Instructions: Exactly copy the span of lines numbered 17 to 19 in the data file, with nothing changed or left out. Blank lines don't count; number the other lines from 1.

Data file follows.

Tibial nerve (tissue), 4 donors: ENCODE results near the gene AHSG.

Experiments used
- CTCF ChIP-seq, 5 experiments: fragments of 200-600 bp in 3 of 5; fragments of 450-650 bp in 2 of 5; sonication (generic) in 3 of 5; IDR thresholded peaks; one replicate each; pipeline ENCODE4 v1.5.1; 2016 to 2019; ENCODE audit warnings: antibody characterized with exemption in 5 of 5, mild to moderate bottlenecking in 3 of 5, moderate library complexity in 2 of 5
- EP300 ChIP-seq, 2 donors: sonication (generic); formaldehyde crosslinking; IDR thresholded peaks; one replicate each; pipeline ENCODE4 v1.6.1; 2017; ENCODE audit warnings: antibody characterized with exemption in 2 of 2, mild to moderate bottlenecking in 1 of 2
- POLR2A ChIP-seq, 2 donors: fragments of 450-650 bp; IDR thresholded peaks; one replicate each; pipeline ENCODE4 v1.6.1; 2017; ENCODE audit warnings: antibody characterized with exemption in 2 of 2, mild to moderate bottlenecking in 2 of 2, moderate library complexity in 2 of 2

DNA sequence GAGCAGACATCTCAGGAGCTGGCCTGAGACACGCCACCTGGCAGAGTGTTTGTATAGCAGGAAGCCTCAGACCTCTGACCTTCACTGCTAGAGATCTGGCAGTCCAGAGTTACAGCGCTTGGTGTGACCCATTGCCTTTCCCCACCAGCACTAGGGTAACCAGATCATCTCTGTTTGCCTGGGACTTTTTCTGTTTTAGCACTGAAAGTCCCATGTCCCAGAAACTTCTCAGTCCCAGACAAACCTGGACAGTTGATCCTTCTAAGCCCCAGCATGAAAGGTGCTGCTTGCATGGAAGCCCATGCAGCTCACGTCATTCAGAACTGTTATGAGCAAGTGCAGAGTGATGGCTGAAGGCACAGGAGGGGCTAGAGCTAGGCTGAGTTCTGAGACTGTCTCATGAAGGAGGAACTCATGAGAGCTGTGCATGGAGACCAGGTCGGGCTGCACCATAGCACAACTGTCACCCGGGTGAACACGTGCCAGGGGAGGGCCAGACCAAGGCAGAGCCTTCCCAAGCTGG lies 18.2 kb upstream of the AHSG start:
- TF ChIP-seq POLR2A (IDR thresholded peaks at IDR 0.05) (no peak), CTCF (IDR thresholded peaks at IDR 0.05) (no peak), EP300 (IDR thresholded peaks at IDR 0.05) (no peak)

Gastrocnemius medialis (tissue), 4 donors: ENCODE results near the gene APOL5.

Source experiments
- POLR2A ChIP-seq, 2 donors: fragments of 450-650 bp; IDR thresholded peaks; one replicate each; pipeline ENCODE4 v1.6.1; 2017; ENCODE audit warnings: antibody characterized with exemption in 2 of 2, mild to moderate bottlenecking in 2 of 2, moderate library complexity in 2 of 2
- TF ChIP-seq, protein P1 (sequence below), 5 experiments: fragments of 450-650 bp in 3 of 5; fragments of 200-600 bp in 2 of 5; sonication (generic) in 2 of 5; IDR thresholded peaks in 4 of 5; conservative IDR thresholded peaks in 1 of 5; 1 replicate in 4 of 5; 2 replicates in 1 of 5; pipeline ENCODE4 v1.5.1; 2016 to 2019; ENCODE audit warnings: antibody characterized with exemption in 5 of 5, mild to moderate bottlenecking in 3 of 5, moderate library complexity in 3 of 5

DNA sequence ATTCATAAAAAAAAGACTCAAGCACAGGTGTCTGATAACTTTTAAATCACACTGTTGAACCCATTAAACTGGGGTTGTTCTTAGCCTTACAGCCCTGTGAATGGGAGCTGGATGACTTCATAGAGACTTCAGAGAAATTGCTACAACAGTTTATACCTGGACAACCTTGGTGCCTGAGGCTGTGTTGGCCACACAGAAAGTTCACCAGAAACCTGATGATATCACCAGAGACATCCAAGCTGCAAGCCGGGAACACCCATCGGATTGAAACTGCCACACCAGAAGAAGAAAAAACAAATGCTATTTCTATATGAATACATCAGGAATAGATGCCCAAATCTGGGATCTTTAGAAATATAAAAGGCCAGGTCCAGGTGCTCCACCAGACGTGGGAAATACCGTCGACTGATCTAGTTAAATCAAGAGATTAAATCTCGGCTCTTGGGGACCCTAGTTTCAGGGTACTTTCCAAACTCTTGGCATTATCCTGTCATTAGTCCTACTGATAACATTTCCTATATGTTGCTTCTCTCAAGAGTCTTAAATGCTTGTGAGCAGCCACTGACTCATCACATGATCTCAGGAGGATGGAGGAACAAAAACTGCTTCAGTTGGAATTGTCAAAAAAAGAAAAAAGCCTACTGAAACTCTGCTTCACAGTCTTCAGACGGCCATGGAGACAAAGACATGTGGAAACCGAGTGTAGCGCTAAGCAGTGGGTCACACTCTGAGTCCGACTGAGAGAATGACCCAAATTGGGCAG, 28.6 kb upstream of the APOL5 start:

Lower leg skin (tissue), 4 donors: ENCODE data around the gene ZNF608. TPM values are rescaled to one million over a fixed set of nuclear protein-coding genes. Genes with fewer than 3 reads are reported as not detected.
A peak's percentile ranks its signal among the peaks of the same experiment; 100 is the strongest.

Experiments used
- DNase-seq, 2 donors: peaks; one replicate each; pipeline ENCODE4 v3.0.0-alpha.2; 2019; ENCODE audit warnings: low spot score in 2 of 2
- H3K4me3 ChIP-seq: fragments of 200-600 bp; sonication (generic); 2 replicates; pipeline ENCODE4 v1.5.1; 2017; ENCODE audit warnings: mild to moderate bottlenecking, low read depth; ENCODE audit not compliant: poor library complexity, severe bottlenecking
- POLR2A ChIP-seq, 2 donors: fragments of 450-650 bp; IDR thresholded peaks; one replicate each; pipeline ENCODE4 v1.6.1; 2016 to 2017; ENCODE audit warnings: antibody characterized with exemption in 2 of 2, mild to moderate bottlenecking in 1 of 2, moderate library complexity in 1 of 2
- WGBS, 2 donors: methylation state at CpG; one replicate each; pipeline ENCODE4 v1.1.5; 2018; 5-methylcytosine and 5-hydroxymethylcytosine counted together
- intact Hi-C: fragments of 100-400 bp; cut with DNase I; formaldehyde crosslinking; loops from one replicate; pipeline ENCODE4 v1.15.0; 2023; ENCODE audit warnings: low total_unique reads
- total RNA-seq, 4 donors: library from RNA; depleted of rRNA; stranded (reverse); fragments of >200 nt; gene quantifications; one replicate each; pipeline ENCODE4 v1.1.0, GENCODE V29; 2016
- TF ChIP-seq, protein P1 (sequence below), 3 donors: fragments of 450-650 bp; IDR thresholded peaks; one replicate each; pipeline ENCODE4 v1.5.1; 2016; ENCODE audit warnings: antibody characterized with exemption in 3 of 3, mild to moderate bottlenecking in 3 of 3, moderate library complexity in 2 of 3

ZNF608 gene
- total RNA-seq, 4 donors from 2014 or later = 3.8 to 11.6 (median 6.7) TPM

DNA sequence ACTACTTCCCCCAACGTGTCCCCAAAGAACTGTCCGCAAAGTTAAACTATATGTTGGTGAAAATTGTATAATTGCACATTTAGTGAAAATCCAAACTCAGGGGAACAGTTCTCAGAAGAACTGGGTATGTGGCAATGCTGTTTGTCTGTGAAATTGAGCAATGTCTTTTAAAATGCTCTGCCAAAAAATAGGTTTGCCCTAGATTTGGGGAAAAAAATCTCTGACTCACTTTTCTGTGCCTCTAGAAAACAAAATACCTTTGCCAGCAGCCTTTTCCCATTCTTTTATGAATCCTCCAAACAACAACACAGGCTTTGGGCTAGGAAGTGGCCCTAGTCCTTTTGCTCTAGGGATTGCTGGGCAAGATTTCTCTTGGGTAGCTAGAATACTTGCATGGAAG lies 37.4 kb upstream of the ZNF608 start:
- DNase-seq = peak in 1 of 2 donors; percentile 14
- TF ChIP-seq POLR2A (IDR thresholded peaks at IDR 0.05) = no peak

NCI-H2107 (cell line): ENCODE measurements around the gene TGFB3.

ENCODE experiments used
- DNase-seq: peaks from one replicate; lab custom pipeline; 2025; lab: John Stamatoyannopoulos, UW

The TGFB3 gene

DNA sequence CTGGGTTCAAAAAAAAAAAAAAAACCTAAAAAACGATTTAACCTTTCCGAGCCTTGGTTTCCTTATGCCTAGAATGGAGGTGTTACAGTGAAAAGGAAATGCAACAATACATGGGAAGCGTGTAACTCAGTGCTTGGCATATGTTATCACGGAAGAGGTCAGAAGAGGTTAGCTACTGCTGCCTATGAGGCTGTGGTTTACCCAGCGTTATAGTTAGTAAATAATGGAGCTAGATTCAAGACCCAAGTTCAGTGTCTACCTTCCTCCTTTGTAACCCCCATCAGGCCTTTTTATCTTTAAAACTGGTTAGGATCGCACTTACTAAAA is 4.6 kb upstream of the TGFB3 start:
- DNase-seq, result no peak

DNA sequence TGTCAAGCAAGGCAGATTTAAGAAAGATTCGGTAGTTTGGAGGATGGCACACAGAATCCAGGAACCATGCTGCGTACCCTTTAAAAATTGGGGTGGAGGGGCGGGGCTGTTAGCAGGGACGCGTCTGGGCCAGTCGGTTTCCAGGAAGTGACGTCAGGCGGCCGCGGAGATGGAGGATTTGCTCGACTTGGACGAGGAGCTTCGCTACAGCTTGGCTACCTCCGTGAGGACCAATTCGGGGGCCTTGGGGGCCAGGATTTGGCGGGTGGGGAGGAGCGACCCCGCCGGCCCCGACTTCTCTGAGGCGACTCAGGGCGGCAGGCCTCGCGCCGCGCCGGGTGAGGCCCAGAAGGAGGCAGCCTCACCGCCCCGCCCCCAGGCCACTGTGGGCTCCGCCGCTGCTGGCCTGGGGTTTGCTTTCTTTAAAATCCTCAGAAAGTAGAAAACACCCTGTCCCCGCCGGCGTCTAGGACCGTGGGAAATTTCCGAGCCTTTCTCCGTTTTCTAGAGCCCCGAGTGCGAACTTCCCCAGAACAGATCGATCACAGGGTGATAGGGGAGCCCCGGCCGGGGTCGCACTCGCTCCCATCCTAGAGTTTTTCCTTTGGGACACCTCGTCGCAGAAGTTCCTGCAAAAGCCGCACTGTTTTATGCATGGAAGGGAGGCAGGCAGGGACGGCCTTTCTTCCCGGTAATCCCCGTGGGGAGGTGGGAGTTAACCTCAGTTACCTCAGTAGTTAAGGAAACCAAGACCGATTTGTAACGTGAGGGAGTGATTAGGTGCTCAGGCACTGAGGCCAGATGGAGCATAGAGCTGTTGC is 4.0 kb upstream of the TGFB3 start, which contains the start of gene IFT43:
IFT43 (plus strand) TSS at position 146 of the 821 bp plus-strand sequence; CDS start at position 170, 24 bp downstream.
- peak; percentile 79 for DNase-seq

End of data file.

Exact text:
- H3K4me3 ChIP-seq: fragments of 200-600 bp; sonication (generic); 2 replicates; pipeline ENCODE4 v1.5.1; 2017; ENCODE audit warnings: mild to moderate bottlenecking, low read depth; ENCODE audit not compliant: poor library complexity, severe bottlenecking
- POLR2A ChIP-seq, 2 donors: fragments of 450-650 bp; IDR thresholded peaks; one replicate each; pipeline ENCODE4 v1.6.1; 2016 to 2017; ENCODE audit warnings: antibody characterized with exemption in 2 of 2, mild to moderate bottlenecking in 1 of 2, moderate library complexity in 1 of 2
- WGBS, 2 donors: methylation state at CpG; one replicate each; pipeline ENCODE4 v1.1.5; 2018; 5-methylcytosine and 5-hydroxymethylcytosine counted together